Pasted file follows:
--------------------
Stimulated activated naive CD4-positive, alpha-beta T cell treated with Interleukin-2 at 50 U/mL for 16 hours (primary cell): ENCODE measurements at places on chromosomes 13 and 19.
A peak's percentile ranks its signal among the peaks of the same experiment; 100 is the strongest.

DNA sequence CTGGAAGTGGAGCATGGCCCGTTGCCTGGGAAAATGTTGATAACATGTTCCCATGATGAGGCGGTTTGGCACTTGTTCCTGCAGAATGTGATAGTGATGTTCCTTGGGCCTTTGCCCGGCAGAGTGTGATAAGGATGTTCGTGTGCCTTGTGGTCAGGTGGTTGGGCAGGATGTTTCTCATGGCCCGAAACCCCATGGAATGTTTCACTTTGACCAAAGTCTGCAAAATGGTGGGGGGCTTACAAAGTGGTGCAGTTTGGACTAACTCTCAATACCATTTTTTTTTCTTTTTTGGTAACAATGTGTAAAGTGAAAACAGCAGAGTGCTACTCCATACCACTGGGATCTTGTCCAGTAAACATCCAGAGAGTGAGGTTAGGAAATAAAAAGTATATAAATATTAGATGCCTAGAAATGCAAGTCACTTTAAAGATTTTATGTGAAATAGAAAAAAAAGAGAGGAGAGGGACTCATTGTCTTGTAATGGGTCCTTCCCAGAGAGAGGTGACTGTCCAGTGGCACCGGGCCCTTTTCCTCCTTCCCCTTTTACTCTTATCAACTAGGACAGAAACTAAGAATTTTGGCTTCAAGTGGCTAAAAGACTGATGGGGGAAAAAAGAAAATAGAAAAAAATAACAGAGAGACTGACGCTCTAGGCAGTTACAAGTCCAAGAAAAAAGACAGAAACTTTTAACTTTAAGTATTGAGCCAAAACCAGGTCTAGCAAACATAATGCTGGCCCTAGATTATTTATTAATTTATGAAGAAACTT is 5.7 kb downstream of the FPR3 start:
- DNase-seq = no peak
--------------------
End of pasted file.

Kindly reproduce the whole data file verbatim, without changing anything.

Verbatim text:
Stimulated activated naive CD4-positive, alpha-beta T cell treated with Interleukin-2 at 50 U/mL for 16 hours (primary cell): ENCODE measurements at places on chromosomes 13 and 19.
A peak's percentile ranks its signal among the peaks of the same experiment; 100 is the strongest.

DNA sequence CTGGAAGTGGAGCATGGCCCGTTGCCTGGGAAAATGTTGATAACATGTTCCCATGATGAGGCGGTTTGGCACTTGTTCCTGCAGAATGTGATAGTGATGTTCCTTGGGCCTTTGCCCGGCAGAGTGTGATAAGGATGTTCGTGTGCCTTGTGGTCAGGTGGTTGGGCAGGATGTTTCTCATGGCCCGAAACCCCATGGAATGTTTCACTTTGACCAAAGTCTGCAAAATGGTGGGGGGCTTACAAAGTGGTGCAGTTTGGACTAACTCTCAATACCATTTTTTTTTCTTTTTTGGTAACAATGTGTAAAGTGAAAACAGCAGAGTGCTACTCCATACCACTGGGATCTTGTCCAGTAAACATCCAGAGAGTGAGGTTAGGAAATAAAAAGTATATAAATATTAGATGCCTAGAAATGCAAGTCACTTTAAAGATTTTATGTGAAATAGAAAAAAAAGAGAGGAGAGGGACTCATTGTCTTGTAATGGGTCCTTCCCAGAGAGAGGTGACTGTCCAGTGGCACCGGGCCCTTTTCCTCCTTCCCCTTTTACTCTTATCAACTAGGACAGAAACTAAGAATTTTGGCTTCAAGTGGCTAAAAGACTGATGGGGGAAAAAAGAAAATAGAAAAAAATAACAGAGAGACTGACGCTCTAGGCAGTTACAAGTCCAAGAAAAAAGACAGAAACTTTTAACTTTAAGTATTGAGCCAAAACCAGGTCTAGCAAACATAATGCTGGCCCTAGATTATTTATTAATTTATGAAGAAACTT is 5.7 kb downstream of the FPR3 start:
- DNase-seq = no peak